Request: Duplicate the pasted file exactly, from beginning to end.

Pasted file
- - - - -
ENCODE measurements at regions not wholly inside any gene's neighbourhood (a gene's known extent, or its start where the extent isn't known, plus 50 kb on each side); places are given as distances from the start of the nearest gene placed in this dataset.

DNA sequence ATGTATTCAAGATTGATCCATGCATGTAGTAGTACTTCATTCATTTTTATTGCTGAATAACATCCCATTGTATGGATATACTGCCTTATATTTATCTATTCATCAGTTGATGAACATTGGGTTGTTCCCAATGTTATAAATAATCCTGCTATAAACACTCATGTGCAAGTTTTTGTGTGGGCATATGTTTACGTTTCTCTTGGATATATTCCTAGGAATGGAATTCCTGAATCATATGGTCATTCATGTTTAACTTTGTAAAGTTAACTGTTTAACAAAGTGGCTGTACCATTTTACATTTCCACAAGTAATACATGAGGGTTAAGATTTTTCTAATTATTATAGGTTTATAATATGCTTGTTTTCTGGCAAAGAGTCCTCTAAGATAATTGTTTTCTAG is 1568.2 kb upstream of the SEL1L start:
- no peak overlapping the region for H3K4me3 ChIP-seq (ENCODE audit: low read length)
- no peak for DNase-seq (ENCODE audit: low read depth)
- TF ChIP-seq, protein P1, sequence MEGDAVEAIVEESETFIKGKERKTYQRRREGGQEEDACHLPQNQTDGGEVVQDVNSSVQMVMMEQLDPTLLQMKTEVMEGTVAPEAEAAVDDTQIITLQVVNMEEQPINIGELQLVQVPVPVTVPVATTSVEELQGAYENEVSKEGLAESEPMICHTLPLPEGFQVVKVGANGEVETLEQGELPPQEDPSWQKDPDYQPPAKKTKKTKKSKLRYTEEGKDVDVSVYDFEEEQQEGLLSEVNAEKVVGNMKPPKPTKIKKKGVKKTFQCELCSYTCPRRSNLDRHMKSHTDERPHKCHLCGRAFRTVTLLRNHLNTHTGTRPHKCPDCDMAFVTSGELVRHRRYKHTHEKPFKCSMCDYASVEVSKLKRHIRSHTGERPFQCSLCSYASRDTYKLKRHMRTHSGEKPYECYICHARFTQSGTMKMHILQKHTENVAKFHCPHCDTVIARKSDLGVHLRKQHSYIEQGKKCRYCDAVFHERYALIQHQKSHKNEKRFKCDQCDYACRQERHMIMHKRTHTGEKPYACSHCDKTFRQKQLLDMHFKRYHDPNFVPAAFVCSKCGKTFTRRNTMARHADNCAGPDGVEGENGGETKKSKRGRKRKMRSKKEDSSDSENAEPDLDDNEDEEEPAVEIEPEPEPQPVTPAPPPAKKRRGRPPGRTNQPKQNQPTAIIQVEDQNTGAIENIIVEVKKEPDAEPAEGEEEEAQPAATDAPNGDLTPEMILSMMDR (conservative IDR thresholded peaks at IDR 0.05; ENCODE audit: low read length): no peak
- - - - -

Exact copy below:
ENCODE measurements at regions not wholly inside any gene's neighbourhood (a gene's known extent, or its start where the extent isn't known, plus 50 kb on each side); places are given as distances from the start of the nearest gene placed in this dataset.

DNA sequence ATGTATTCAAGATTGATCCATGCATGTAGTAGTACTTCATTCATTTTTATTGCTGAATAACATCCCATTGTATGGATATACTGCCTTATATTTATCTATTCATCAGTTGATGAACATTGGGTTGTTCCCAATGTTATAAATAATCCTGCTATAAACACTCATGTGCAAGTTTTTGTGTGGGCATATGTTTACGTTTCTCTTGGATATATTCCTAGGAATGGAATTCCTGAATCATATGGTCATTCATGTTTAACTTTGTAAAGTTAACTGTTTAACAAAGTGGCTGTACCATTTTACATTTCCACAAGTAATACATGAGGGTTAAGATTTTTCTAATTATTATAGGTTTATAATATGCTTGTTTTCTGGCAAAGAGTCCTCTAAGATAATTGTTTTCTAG is 1568.2 kb upstream of the SEL1L start:
- no peak overlapping the region for H3K4me3 ChIP-seq (ENCODE audit: low read length)
- no peak for DNase-seq (ENCODE audit: low read depth)
- TF ChIP-seq, protein P1, sequence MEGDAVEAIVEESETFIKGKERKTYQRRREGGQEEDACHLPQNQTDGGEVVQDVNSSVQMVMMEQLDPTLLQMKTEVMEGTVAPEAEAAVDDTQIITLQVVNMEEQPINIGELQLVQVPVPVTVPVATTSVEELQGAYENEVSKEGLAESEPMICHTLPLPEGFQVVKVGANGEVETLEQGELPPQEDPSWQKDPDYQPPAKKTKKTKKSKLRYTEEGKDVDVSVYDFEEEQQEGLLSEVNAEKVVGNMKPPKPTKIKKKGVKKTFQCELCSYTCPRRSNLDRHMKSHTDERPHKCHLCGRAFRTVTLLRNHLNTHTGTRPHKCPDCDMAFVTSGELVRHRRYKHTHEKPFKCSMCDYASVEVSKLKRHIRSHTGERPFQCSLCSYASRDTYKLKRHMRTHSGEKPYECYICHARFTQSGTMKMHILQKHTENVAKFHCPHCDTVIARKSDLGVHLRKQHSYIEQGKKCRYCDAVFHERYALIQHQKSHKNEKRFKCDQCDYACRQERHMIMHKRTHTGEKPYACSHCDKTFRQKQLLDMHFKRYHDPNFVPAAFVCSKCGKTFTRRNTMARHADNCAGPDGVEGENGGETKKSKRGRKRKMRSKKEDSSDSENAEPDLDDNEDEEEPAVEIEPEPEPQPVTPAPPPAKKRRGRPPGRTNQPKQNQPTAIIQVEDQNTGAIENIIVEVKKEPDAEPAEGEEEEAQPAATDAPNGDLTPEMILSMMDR (conservative IDR thresholded peaks at IDR 0.05; ENCODE audit: low read length): no peak